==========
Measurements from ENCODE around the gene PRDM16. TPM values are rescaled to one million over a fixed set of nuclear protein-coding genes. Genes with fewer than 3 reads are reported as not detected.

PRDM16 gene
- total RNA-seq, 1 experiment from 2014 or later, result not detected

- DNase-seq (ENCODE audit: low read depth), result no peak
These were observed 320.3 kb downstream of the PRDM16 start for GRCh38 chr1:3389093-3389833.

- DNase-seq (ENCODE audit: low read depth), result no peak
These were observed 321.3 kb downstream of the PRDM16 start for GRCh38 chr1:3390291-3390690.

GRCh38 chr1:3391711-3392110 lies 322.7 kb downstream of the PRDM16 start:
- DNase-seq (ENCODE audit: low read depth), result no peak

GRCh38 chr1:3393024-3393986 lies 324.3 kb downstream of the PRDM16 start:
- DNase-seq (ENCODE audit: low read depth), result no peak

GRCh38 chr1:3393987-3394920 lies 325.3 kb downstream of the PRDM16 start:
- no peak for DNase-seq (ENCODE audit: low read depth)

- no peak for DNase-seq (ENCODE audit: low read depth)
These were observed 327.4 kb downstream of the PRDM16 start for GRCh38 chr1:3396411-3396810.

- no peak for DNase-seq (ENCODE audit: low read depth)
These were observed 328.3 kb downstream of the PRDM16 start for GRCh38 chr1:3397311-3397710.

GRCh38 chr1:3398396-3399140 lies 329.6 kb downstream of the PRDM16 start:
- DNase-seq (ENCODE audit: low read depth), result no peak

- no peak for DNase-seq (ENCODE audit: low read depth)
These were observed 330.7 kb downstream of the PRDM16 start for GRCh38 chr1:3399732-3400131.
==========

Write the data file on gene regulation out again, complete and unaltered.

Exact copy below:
Measurements from ENCODE around the gene PRDM16. TPM values are rescaled to one million over a fixed set of nuclear protein-coding genes. Genes with fewer than 3 reads are reported as not detected.

PRDM16 gene
- total RNA-seq, 1 experiment from 2014 or later, result not detected

- DNase-seq (ENCODE audit: low read depth), result no peak
These were observed 320.3 kb downstream of the PRDM16 start for GRCh38 chr1:3389093-3389833.

- DNase-seq (ENCODE audit: low read depth), result no peak
These were observed 321.3 kb downstream of the PRDM16 start for GRCh38 chr1:3390291-3390690.

GRCh38 chr1:3391711-3392110 lies 322.7 kb downstream of the PRDM16 start:
- DNase-seq (ENCODE audit: low read depth), result no peak

GRCh38 chr1:3393024-3393986 lies 324.3 kb downstream of the PRDM16 start:
- DNase-seq (ENCODE audit: low read depth), result no peak

GRCh38 chr1:3393987-3394920 lies 325.3 kb downstream of the PRDM16 start:
- no peak for DNase-seq (ENCODE audit: low read depth)

- no peak for DNase-seq (ENCODE audit: low read depth)
These were observed 327.4 kb downstream of the PRDM16 start for GRCh38 chr1:3396411-3396810.

- no peak for DNase-seq (ENCODE audit: low read depth)
These were observed 328.3 kb downstream of the PRDM16 start for GRCh38 chr1:3397311-3397710.

GRCh38 chr1:3398396-3399140 lies 329.6 kb downstream of the PRDM16 start:
- DNase-seq (ENCODE audit: low read depth), result no peak

- no peak for DNase-seq (ENCODE audit: low read depth)
These were observed 330.7 kb downstream of the PRDM16 start for GRCh38 chr1:3399732-3400131.